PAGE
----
Friday's links, and thoughts on table-based layouts

Written by Adrian Holovaty on August 30, 2002

It's been a big week in browsers. We had a new Mozilla release Tuesday, and yesterday the final release of Netscape 7 was released.

American Journalism Review: Local TV management should get serious about the Web. They should also get serious about Web design; a lot of TV news sites leave much to be desired. (See this old site review.)

Jonathan Dube of asked me to write a short piece on the making of the AJC Nursing Home Guide. That piece was posted online last night.

The influential Jeffrey Zeldman, author of To Hell With Bad Browsers, yesterday wrote that he finds table-based layouts acceptable, mostly because bad browsers haven't quite made it to hell yet:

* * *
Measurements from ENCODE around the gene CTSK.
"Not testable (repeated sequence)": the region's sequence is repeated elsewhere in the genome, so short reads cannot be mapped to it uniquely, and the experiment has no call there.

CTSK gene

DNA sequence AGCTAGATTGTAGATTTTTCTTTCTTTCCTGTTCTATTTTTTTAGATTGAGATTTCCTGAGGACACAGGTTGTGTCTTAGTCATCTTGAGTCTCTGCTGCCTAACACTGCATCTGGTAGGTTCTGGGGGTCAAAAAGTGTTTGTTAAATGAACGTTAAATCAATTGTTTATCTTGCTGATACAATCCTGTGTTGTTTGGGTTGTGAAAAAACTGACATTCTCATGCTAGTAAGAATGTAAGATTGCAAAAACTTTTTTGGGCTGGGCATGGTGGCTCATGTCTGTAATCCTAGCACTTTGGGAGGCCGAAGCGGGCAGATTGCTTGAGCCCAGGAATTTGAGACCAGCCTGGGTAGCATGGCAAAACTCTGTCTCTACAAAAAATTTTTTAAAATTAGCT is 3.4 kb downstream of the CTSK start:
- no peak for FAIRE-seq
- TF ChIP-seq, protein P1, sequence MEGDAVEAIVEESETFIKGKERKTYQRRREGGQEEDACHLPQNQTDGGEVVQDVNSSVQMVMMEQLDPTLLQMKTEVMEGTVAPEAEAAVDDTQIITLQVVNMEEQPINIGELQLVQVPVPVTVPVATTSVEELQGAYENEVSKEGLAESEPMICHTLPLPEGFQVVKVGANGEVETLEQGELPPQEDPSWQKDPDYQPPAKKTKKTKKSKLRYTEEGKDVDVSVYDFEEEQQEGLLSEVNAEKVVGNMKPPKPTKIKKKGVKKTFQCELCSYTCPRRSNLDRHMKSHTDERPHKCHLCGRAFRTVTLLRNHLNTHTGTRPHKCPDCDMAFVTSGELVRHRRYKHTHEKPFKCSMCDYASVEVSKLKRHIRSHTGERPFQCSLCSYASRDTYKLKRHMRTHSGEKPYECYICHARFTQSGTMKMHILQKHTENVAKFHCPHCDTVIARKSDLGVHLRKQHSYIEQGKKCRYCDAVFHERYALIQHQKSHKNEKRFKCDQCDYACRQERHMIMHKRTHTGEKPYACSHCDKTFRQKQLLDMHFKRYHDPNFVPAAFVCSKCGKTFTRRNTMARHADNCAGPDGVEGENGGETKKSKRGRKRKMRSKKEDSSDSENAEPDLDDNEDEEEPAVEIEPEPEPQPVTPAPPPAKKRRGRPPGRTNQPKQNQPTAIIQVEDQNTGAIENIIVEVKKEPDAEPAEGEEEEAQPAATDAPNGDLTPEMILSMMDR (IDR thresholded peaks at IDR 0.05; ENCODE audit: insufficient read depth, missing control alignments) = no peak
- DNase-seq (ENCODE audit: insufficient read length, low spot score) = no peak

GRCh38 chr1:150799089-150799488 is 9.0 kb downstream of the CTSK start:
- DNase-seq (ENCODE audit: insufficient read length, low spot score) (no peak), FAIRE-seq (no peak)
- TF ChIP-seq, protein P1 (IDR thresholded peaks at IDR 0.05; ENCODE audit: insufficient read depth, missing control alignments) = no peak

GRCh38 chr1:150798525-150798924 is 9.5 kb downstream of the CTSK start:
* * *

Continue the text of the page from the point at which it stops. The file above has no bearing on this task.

When a popular current browser with otherwise good support for CSS chokes on something as basic as "float," and when millions still use 4.0 browsers (not always by choice), transitional XHTML layouts that include some table-driven formatting feel more and more like a reasonable choice.

My two cents: If content remains accessible in all browsers -- that's a must -- I still believe in advocating tableless, all-CSS layouts.

There are just too many benefits. I'm willing to live with having a site look plain in Netscape 4 because I believe Web users are more interested in obtaining information than being wowed by nice design. (The exceptions are sites that exist to wow the eye, such as photo blogs, promo sites for bands, or design/art sites.) An important distinction: I'm not saying users don't care whether things look pretty. Rather, they value the information itself more than the look of it. If a site is fundamentally easy to use, and uses proper HTML structure, it can get away with looking plain in old browsers.

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